Health Tip: Exercising in Cold Weather (Tips to stay safe outdoors)

Generally, cold weather is not a danger unless the skin is exposed for prolonged periods in subfreezing temperatures. Less than 20 degrees Fahrenheit is the point at which extreme caution should be taken to protect the skin from exposure, thus limiting the chances of developing frostbite. Frostbite is the freezing of the body’s tissue.

A more common condition, hypothermia, can occur in even milder temperatures and is defined as the lowering of the body’s core temperature to 95 degrees or lower. Most of your body heat is lost through your skin, and as much as 50 percent of it can be lost via your head—which is why you should always cover your head during cold weather. As the air temperature gets colder, your body compensates by shivering. The increased muscle activity generates body heat. But if the heat loss is greater than your body’s ability to generate it, then your core temperature starts to fall.

As your core temperature falls, your body compensates by shunting blood away from your skin and towards your vital organs such as your heart, lungs and brain. Of your organs, your brain and heart are the most cold-sensitive, and as your core temperature drops, the electrical activity in these organs slows.

There are many factors for determining how much caution is necessary for braving the great outdoors. The presence of wind, sunshine and humidity are chief among them. Higher humidity and sunshine help maintain heat, while wind increases heat loss and magnifies the effects of cold. Always consider the windchill factor.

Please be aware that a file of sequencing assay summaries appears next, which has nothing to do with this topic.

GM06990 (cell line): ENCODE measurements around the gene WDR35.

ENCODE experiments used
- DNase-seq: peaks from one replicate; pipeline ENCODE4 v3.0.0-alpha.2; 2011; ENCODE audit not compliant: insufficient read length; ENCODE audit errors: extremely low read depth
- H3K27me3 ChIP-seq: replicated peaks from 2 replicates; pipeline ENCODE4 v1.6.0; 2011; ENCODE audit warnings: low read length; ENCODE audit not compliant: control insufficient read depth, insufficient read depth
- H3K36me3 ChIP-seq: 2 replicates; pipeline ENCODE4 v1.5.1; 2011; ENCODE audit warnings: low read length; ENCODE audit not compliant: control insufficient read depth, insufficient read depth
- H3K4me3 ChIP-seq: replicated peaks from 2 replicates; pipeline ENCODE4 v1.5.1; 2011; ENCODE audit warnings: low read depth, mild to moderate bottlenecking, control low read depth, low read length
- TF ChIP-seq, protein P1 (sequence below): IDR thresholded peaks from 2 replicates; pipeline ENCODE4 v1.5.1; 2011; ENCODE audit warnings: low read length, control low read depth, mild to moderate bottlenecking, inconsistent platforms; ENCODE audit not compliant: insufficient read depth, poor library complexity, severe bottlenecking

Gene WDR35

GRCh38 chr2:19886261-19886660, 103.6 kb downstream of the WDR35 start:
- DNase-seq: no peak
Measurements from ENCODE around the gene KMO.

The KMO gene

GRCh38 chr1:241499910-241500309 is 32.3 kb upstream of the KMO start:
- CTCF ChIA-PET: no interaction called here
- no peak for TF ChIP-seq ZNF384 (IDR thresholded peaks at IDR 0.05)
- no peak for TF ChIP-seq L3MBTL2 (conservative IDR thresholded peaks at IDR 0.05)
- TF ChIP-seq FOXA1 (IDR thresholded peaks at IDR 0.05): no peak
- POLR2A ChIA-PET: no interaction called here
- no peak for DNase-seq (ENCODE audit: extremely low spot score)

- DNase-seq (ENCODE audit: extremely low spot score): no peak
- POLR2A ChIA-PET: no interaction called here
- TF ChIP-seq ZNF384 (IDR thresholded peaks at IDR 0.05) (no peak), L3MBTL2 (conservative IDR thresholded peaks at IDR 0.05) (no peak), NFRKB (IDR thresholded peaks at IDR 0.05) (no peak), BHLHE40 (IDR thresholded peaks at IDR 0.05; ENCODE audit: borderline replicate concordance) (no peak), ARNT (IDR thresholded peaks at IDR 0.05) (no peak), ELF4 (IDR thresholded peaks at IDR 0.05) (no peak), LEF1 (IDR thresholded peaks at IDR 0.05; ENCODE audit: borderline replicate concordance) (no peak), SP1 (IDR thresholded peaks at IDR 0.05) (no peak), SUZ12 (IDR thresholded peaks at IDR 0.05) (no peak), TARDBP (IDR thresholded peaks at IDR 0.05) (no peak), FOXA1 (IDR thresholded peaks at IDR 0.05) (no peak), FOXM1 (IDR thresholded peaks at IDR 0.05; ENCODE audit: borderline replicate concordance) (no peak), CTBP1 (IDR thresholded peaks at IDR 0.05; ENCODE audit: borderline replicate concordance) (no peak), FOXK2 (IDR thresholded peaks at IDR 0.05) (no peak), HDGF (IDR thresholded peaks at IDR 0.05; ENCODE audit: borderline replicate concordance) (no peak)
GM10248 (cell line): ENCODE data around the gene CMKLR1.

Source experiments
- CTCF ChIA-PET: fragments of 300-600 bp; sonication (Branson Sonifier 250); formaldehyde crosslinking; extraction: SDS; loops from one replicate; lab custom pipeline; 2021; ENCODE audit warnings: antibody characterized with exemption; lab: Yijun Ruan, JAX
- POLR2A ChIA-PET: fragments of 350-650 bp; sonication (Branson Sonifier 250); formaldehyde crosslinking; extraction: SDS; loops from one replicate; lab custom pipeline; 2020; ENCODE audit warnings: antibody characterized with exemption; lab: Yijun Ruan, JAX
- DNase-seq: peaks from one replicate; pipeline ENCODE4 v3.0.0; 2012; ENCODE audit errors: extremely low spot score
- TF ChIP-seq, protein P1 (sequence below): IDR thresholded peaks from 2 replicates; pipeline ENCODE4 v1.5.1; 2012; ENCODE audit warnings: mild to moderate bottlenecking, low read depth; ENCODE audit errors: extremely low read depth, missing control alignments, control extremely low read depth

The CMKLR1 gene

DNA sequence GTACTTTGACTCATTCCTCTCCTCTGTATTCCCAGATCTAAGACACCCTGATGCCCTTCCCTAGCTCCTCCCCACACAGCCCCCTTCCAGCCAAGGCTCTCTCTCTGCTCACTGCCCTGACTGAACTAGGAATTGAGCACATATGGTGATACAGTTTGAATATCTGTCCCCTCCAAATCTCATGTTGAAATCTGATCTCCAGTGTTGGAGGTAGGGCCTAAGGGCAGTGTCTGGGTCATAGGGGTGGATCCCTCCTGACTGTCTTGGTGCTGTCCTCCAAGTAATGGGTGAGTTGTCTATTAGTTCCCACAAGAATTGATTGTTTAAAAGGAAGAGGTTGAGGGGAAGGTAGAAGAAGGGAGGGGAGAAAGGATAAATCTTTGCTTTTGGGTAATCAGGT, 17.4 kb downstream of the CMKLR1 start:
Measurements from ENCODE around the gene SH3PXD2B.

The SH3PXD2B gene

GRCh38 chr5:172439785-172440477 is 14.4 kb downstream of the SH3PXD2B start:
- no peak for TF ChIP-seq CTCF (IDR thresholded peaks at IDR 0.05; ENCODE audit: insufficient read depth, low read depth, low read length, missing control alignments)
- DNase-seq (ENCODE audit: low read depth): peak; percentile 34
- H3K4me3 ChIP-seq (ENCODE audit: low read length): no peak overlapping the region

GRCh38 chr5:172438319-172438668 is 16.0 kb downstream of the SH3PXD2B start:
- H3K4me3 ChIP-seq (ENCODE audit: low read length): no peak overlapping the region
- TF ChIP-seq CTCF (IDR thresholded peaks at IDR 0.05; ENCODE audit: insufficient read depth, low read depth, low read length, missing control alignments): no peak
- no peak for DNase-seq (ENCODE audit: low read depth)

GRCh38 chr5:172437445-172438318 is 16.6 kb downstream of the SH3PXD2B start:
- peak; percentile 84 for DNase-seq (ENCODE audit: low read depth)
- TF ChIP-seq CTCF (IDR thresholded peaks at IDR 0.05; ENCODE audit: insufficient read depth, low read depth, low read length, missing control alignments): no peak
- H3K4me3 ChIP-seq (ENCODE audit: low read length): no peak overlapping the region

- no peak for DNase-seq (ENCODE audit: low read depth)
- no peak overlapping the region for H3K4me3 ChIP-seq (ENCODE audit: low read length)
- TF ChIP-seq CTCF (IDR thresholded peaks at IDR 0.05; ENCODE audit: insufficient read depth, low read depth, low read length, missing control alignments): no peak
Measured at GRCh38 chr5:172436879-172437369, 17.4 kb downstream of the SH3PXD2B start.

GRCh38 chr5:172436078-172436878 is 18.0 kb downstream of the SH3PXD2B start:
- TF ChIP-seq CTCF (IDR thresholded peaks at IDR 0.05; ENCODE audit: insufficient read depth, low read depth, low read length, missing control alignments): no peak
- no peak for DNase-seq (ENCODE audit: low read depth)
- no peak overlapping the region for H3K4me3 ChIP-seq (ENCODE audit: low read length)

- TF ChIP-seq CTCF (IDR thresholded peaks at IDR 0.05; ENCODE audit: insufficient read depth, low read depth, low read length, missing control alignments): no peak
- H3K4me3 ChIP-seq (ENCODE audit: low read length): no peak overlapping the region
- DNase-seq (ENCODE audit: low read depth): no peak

Once the thermometer dips down to around 20 degrees Fahrenheit, you’ll want to use extreme caution and make sure to protect your skin from exposure, as such subfreezing temperatures dramatically increase your chances of developing frost bite.

Your cheeks, nose and ears are the most vulnerable, but your hands and feet are also easily affected. Early warning signs of frostbite include a stinging sensation, numbness or loss of feeling. If you suspect you may be developing frostbite, you’ll want to get out of the cold immediately, and slowly warm the affected area. You should NOT rub the affected area however, as this may cause skin damage.

If the numbness persists, you need to seek emergency care.

The following tips can also help you stay safe and warm while working out in the cold:

1. Dress in layers.
2. Protect your hands, feet and ears.
3. Pay attention to weather conditions and wind chill.
4. Choose appropriate gear.

Learn more about safely exercising in the cold weather at


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